Sometimes You Have To Get Caught Out In The Rain For The Best Memories
We rolled out yesterday morning, joined by Diane, Mike, Jason, and Justin with Mike & Diane on their tandem and my wife and I on ours. Two tandems, four single bikes, and we picked Phill up en route. We had high hopes for the day.
The weather service had been predicting early morning storms but, as dawn approached, they were pushed back to 10:00 am. We had enough time to squeeze in a nice 30-ish miles at our Sunday Funday pace (18-ish mph).
We headed into the wind to get it out of the way and had a really nice pace going. The tandem has been less of a struggle of late and “Sunday Funday has become a much enjoyed addition to my cycling week. We decided on a route change to split some of the headwind up. Traveling south was a bear, even on the tandem. We had to make an early stop, but it was a quick one… and this simple ten minute stop will be important later.
Rolling out, we had a cross-headwind for a few miles that was a little tougher than it should have been. With a left-turn south, we learned why. The wind had shifted from SSW to WSW. That was good for us. Coming into town, my wife and I took advantage of a downhill City Limits sign and put the hammer down. We crossed the line at 32-mph with no one on our tail. That tandem is tough uphill, but downhill it’s comically fast. We pulled into our normal gas station stop and I pulled out my phone to check the radar. The future feature put showers over our head at 11:45. With an hour and three-quarters left, we had more than enough time to fit the deer loop in. We rolled out, heading west, into the headwind.
Two miles of three in, my wife tapped me on the butt and said, look right. The sky was unmistakable; we had showers rolling in. The question was going to be when.
We headed north, into the ugly, for two miles, then we turned for home. 13 miles if we went the shortest possible route, but that would require a dismount and walking the tandem through a construction zone (Sunday, no workers), or 17 miles if we went around the construction zone.
It’s hard to say how hard we were pushing the pace – we were keeping it between 21 & 23-mph except on the climbs – but my wife and I were very much in tune with each other. We were matching power well and cruising. Once through Gaines, with the sky darkening considerably and my wife and I out front, Phill split for home and we put the hammer down. With just eight miles to go, taking the shortcut, it was going to be a drag race. We bumped our already fast pace to 25+. While we were trying to outrun a storm, I can’t ever remember a tandem ride feeling quite so… awesome. We were really laying down the watts while my wife tried to keep an eye on everyone to make sure they were holding wheels. Heading north again, Justin split for his run home after a mile and Mike and Diane headed the other way for home. That left Mike and Diane on their tandem and Jason with us… and it started spitting on us. Then the lightning started – and it wasn’t that stretch across the sky heat lighting, it was cloud to ground, big blasts, straight down. And then the rain hit. Instantly going from a spattering to high winds and downpour. My wife and I were hammering for the last turn and the three mile home stretch when Mike shouted over the wind-driven rain, “We’re finding shelter, we’re out”. I hadn’t even looked around, as if I had horse blinders on. It was bad.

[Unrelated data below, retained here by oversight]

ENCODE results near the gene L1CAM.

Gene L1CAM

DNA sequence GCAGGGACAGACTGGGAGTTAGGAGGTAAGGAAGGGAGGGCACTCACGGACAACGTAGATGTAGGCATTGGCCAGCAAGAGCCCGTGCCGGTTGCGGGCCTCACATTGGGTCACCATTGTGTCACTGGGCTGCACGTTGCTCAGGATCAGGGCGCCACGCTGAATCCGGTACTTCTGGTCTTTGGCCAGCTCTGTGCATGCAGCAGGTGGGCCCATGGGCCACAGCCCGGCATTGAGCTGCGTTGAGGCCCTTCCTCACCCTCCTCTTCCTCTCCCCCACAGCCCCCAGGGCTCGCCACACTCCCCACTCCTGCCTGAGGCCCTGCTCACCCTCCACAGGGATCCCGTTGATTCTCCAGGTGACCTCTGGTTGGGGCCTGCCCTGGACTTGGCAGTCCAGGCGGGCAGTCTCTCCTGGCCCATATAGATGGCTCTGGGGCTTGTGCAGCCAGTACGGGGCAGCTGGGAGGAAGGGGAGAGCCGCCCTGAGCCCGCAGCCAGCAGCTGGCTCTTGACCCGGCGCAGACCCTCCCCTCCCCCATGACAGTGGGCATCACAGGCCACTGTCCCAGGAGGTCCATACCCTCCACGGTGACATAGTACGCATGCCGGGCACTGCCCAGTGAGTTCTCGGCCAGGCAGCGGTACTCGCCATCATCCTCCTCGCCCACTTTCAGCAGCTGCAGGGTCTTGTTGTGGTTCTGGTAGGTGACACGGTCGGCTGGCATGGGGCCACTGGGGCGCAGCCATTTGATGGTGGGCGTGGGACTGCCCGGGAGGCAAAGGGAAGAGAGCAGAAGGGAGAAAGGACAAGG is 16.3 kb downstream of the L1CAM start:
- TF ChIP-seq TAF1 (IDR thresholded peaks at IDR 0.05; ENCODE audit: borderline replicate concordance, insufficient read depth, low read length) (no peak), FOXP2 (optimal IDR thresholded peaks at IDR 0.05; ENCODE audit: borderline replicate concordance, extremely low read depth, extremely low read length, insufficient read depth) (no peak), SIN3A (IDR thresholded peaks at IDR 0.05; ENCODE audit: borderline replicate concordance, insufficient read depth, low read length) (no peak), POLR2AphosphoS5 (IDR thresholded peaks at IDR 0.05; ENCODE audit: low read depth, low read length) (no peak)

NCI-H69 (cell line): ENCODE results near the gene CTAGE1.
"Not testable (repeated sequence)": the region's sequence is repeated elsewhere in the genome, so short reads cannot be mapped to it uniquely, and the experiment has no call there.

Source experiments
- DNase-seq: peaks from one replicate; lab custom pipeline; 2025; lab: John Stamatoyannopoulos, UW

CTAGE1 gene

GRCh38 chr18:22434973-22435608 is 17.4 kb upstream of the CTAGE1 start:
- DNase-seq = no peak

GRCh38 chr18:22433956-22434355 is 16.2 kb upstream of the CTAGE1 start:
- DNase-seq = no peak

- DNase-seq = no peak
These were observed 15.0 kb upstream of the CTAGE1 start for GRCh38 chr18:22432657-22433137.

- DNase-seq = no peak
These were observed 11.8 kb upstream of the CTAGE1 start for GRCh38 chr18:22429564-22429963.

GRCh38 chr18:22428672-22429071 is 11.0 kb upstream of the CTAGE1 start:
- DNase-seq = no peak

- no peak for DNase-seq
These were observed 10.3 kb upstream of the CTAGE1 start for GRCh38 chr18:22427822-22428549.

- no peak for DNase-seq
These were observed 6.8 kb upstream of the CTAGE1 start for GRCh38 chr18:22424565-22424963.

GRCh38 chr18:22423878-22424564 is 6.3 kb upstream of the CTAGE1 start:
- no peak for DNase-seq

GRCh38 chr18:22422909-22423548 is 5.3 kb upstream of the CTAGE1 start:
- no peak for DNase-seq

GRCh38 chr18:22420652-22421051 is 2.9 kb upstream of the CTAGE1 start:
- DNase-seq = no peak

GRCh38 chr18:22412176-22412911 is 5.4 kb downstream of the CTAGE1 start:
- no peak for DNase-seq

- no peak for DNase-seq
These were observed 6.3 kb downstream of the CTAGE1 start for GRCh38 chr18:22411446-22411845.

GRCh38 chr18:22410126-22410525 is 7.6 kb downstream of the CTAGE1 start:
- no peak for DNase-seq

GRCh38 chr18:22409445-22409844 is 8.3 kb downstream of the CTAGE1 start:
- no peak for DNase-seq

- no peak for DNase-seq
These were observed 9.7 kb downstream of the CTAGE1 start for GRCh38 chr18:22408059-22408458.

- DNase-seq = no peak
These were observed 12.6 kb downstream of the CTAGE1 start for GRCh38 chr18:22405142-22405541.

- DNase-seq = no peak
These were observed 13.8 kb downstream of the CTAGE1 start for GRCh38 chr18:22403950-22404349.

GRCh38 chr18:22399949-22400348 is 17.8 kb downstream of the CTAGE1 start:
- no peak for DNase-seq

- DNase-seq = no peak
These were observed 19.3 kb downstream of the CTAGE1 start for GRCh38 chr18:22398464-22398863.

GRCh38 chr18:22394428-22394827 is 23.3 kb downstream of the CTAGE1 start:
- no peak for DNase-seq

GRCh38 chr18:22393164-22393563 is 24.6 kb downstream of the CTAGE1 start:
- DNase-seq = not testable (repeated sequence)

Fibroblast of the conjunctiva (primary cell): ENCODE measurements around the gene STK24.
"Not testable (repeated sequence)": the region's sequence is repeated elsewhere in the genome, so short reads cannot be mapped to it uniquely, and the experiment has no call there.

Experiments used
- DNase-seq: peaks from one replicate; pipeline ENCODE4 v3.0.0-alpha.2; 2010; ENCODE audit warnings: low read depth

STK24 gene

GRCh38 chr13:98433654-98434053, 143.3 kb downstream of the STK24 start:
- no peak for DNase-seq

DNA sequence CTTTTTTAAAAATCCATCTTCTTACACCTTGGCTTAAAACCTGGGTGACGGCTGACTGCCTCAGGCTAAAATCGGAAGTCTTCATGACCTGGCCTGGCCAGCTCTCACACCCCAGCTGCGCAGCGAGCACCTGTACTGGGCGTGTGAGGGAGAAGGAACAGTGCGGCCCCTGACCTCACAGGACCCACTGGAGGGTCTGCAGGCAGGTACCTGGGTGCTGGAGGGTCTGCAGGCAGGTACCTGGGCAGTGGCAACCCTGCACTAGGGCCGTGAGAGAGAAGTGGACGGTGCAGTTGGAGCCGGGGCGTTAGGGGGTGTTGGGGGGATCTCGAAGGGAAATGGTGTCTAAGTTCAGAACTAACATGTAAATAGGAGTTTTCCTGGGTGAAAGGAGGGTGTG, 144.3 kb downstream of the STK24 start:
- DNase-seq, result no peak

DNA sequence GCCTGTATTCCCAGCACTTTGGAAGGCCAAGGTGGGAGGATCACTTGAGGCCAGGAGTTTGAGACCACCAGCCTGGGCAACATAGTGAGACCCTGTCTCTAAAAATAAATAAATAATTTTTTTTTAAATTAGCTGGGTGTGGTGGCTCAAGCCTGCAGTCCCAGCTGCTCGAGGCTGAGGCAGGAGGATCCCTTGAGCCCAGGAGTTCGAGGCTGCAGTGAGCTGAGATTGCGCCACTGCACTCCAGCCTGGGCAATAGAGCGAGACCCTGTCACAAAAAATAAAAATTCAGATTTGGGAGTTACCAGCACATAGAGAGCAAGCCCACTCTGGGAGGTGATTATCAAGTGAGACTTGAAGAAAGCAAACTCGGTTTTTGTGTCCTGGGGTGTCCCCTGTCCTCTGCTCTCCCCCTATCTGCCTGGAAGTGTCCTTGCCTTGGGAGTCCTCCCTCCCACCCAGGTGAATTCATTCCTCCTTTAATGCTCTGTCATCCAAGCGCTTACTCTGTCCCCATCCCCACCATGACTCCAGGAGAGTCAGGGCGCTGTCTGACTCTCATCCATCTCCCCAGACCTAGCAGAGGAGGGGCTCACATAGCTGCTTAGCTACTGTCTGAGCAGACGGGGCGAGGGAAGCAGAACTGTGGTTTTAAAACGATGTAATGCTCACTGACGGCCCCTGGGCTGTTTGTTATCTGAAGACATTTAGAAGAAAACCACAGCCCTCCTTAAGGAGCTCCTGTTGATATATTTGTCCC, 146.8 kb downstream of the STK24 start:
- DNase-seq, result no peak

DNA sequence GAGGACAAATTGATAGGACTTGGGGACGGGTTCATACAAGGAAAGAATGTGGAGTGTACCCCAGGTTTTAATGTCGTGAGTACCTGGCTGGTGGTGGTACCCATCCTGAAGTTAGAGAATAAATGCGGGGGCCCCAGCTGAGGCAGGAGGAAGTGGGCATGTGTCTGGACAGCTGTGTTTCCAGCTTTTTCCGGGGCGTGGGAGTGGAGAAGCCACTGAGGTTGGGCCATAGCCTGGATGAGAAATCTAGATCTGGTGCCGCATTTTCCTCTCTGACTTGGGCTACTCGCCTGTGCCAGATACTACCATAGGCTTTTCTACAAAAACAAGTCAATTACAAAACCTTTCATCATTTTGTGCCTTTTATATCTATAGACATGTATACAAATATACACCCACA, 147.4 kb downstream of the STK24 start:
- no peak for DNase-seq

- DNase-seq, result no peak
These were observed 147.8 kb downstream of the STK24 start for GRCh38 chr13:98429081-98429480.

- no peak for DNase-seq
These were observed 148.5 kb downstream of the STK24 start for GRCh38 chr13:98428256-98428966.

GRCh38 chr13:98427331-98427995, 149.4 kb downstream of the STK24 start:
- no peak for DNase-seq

We stopped and dismounted. I ran our tandem over to a nearby garage and leaned it. Mike put theirs right behind ours. Jason around the corner, and we ran up to the porch. We knocked on the door and asked the woman who answered if we could borrow their porch to ride out the storm. She said of course, and asked if we wanted to come in to warm up. We told her we were more than happy outside on the porch but thanked her for her hospitality. She went inside and returned a few minutes later with folding chairs and towels so we could dry off.
Just a random house and this nice lady is bringing us towels and chairs… folks, it restored my faith in humanity just a little bit.
I checked the radar again and it was bad. We had three more waves behind the first and they were dark green, yellow, orange and a little red on the radar. Jason called his wife who hopped in their truck and came to pick us up. Mike and I climbed in his truck while the ladies stayed on the porch. We returned with our own SUV’s a short while later and loaded up the tandems…
Cleanup took a while, but with the fenders, there wasn’t any dirt to speak of… I just had to wipe the tandem down. And my daughter made some French toast while I was cleaning the bike.
My wife and I talked about what a good ride we’d had while we ate. And it was good.
We’ll have that story forever, about getting caught in the rain with our friends and what a crazy trip it was. I always love beating the rain by a few minutes, but every now and again it’s good to get caught in it. As long as everyone is okay but waterlogged, it’ll at least make for good dinnertime stories.